The clitoris is a powerful pleasure center, hosting around 8,000 sensitive nerve endings – twice as many nerve endings as the penis. Yet it is often sadly neglected or roughly mishandled during sex.

A common myth is that the clitoris is a one-stop button that will automatically open to the magical land of Narnia (or orgasm) when pressed. But actually, the reality is far more complicated: the way every clit responds to touch is different.

The clitoris is so sensitive that the ways in which to approach it (whether you’re using your tongue or your fingers) can vary from woman to woman; some women find too much clitoral stimulation to be uncomfortable and prefer to be touched in the surrounding areas, while others find clitoral stimulation to be the very thing that drives them over the edge. Given these differences, it’s important to be gentle, to be be aware of your speed and aggressiveness (the clitoris usually responds best to a gentle caress, not a rough rub).

Before even delving into clitoral stimulation, it’s always helpful to spend some significant time “building the tension.” Deeply kiss her and tease her – graze her face, the nape of her neck, her earlobes, her thighs, her breasts – these are all areas rich in sensitivity. Your particular partner may also have other areas where she is extra sensitive – take advantage of these too.

Prolong the erotic play for as long as possible before you include clitoral stimulation and oral sex. Do all this before even thinking about penetration. Don’t use these acts for the sake of including them half-heartedly on the way to penetration, but learn to master both of these in a way that truly fulfills your partner.

Remember that every woman is different and has different things that turn her on, as well as a different set of boundaries and desires. So always make sure you check in with her about what she is comfortable with first. If she enjoys it, integrate these sexual acts as a necessary component, rather than optional, to the sexual experience.

4. This orgasm gap was also shown to be smaller for women in relationships. Yet you can apply the same principles of “relationship sex” to any sexual encounter you have to better please a woman.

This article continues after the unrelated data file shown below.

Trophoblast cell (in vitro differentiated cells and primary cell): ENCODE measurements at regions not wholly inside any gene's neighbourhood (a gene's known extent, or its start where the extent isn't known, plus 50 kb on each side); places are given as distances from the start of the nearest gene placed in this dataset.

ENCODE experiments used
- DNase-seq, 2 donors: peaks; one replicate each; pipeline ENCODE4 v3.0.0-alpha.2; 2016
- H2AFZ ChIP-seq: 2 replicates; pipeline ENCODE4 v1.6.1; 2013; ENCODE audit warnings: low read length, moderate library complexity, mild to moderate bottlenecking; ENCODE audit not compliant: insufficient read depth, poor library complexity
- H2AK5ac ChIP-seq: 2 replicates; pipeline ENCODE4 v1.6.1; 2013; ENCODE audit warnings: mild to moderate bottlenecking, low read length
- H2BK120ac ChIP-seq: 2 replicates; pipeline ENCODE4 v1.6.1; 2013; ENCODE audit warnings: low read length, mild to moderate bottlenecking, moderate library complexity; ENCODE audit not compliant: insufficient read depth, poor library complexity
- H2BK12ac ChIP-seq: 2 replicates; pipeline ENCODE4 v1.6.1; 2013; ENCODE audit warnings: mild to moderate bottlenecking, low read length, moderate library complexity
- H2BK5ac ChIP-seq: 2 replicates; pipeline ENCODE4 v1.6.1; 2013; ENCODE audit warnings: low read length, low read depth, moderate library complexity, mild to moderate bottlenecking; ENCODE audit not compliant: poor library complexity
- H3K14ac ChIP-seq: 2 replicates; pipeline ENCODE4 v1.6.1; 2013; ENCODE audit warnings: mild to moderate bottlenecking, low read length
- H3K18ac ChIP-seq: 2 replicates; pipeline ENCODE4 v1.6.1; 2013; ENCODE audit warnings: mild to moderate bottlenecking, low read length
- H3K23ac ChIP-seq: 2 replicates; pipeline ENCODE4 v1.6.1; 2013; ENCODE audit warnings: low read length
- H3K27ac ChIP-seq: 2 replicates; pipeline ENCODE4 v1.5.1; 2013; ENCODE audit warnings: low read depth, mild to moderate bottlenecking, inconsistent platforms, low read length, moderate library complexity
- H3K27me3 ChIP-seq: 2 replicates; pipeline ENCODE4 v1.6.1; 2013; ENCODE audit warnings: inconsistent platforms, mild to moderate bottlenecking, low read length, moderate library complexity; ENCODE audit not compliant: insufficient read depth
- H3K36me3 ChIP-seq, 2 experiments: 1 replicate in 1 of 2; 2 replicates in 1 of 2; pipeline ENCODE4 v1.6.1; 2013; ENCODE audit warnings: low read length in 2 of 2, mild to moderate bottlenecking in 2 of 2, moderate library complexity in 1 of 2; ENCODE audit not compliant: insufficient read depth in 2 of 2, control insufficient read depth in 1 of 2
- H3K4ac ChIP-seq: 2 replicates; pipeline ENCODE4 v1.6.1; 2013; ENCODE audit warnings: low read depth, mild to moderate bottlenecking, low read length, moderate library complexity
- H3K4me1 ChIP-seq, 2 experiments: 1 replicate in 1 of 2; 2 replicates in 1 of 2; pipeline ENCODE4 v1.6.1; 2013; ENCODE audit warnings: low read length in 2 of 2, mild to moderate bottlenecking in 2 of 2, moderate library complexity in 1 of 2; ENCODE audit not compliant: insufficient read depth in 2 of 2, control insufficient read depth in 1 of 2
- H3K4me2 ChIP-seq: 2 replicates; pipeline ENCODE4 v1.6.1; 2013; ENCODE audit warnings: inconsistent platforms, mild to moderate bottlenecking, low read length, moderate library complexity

Presumably, the orgasm gap shrinks when it comes to relationships because of the level of security, trust and investment involved. After all, in a relationship, both partners are concerned with and invested in each other’s pleasure, as opposed to hookups, where male pleasure is often unfairly prioritized. Yet, the point is, it doesn’t have to be this way.

Whether you have a commitment with a woman or not, it doesn’t change the fact that she is a fellow human being who has desires and needs just like you do. So for however long your interaction with her lasts, make it count. Take into account what she needs and give her your undivided attention.

This is how you really turn a woman on and keep her turned on: you make a genuine commitment to satisfy her. Not to boost your own ego, but to make her happy. To really please a woman, your focus needs to be on consent, open communication and respect to ensure a mutually satisfying experience.

5. Pain and pleasure are both active and intertwined in the brain during orgasm – literally. So, feel free to add some safe and consensual variety to your sex play.

Researchers Komisaruk and colleagues (2012) found that there are over thirty areas of the brain that are active during female orgasm – including areas of the brain that are involved in the processing of pain. According to Komisaruk, this may have something to do with the pain-relieving effects of orgasm.